Published on Jan 10, 2016
The shaper is a reciprocating type of machine tool intended primarily to produce flat surfaces. These surfaces may be horizontal, vertical, or inclined. In general, the shaper can produce any surface composed of straight line elements. Modern shapers can generate contoured surface.
The metal working shaper was developed in the year 1836 by James Nasmyth an, Englishman.
Shapers are classified in number of ways depending upon the general features of design or the purpose for which they are intended. Shapers are classified under the following headings.
a. According to the type of mechanism used for giving reciprocating motion to the ram: - (a) Crank type (b) Geared type (c) Hydraulic type.
b. According to the position and travel of ram: - (a) Horizontal type (b) Vertical type (c) Traveling head type.
c. According to the type of design of the table : (a) Standard shaper (b) Universal shaper.
d. According to the type of cutting stroke: - (a) Push type (b) Draw type.
1. Table support, 2. Table, 3. Clapper box, 4. Apron clamping bolts, 5. Downfeed hand wheel, 6. Swivel base degree graduations, 7. Position of stroke adjustment handwheel, 8. Ram block locking handle, 9. Ram, 10. Column, 11. Driving pulley, 12. Base, 13.Feed disc, 14. Pawl mechanism, 15. Elevating screw.
In a universal shaper, in addition to the two movements provided on the table of a standard shaper, the table can be swiveled about an axis parallel to the ram ways, and upper portion of the table can be tilted about a second horizontal axis perpendicular to the first axis. As the work mounted on the table can be adjusted in different planes, the machine is most suitable for different types of work and is given name “ Universal “ . A universal is mostly used in tool room work.
The toolhead of a shaper holds the tool rigidly, provides vertical and angular feed movement of the tool and allows the tool to have an automatic relief during its return stroke. The vertical slide of the swivel base which is held on a circular seat on the ram. The swivel base is graduated in degrees, so that the vertical slide may be set perpendicular to the work surface or at any desired angle. By rotating the downfeed screw handle, the vertical slide carrying the tool executes down feed or angular feed movement while machining vertical or angular surface. The amount of feed or depth of cut may be adjusted by a micrometer dial on the top of the downfeed screw.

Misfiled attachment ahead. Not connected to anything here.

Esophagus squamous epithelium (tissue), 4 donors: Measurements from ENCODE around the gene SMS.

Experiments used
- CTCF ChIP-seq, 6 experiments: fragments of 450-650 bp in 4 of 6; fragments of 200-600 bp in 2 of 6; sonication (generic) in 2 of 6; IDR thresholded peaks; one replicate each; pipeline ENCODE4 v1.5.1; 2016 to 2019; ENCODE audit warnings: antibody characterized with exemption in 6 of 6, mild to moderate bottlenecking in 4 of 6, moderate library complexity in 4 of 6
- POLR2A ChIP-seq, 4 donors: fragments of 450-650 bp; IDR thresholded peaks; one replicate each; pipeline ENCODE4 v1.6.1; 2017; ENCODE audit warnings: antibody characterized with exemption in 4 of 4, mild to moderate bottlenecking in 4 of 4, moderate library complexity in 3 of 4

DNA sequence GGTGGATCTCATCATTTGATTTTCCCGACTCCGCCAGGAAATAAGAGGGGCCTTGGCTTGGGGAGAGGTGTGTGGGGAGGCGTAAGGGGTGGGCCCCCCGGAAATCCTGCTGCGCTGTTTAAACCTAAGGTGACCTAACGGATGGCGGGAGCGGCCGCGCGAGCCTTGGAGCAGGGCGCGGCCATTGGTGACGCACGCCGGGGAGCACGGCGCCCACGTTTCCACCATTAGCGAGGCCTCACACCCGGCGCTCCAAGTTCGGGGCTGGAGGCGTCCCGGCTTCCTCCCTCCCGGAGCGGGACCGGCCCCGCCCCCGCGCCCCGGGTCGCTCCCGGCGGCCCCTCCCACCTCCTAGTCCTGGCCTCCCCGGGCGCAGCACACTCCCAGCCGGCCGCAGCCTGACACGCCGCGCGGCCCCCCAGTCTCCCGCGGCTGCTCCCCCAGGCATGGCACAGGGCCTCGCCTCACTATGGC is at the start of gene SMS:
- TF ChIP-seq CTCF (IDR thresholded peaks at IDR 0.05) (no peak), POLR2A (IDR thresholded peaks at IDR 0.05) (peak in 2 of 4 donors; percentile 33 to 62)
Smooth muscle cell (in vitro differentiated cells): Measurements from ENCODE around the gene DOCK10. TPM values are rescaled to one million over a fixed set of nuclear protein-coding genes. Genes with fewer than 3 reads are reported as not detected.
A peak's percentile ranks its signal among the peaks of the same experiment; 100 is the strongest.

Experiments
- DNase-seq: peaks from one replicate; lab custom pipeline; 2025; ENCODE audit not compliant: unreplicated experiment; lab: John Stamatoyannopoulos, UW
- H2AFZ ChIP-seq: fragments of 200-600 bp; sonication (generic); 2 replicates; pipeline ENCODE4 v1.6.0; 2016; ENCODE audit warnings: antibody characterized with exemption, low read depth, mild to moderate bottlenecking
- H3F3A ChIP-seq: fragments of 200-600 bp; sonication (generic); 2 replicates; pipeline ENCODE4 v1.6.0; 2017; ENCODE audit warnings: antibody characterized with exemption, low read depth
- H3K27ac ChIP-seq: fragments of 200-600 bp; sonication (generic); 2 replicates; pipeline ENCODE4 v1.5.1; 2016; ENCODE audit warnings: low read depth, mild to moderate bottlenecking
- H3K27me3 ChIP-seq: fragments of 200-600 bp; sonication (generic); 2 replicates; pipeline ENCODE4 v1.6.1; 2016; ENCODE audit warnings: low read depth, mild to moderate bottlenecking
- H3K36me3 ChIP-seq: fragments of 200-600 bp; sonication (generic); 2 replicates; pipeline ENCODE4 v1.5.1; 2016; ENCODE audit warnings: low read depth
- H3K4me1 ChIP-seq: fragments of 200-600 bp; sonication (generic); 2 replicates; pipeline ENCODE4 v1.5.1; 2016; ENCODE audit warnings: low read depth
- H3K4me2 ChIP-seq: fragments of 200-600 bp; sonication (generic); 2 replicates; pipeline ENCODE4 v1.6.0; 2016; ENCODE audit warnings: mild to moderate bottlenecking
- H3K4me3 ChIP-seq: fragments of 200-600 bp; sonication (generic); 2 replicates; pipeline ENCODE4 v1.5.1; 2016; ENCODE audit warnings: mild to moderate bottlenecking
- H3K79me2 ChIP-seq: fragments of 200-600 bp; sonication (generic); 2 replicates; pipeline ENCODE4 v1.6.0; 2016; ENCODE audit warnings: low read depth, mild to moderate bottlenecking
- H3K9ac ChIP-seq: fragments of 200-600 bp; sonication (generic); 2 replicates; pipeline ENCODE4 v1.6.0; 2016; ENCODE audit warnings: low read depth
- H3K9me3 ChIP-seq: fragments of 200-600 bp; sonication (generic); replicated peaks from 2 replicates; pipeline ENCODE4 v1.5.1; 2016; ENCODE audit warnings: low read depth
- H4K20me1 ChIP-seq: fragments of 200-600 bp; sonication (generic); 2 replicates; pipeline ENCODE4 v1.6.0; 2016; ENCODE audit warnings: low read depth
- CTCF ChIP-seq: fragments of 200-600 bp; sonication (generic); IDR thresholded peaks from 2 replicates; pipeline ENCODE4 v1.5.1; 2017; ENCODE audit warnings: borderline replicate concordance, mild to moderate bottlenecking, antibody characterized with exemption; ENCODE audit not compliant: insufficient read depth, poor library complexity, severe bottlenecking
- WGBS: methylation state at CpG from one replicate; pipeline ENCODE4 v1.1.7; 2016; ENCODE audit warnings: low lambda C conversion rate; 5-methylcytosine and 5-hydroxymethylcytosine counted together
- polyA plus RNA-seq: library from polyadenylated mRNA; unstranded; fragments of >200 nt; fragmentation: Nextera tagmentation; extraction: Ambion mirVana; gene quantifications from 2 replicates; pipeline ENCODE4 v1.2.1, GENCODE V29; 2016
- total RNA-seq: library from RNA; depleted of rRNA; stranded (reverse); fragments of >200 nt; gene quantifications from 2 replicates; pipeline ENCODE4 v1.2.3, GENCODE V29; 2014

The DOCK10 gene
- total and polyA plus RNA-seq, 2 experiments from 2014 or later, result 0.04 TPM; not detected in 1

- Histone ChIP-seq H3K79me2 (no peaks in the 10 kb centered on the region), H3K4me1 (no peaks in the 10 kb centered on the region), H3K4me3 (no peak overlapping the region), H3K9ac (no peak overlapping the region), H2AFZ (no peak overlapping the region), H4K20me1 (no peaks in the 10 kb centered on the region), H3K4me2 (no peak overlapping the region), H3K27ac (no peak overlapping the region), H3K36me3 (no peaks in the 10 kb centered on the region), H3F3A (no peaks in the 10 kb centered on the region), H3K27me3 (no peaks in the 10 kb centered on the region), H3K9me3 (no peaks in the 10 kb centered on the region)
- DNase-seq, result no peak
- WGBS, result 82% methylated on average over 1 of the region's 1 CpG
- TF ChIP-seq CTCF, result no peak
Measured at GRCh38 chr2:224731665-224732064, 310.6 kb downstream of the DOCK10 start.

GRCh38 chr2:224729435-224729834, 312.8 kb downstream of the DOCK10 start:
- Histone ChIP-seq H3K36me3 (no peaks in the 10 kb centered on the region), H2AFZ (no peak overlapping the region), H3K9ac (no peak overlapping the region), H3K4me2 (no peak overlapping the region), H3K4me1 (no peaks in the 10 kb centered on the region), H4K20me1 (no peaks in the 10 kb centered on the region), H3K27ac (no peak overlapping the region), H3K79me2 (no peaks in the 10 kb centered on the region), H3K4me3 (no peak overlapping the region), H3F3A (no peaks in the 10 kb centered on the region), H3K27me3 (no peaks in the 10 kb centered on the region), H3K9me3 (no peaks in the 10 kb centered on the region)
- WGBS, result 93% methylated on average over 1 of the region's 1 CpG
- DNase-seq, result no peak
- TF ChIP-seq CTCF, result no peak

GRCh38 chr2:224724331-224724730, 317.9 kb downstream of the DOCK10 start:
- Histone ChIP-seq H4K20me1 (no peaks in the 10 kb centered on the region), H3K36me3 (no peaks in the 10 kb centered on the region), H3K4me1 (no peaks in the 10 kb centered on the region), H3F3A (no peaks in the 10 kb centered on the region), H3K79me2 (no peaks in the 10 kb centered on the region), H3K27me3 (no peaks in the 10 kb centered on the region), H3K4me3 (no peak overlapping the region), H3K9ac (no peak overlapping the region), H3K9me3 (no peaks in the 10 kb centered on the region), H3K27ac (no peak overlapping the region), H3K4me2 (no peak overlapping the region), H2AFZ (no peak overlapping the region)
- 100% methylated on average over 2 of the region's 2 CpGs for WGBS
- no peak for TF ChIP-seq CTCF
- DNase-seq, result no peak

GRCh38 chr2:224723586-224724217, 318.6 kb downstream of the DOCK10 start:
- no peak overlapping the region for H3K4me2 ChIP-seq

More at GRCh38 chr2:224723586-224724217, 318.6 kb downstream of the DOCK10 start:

Apron consisting of by a screw. By releasing the clamping screw, the apron may be swiveled upon the apron swivel pin either towards left or towards right with respect to the vertical slide. This arrangement is necessary to provide relief to the tool while making vertical or angular cuts. The two vertical walls on the apron called clapper box houses the clapper block which is connected to it by means of hinge pin. The tool post is mounted upon the clapper block. On the forward cutting stroke the clapper block fits securely to the clapper box to make a rigid tool on the work lifts the block –out of the clapper box a sufficient amount preventing the tool cutting edge form dragging and consequent wear. The work surface is also prevented from any damage due to dragging.
In a shaper both downfeed and crossfeed movements may be obtained. Unlike a lathe, these feed movements are provided intermittently and during the end of return stroke only. Vertical or bevel surfaces are produced by rotating the downfeed screw of the toolhead by hand. Crossfeed movement is used to machine a flat horizontal surface. This is done by rotating the crossfeed screw either by hand or power. Rotation of the crossfeed screw causes the table mounted upon the saddle to move stroke so as bring the uncut surface of the work in the direct path of the reciprocating tool.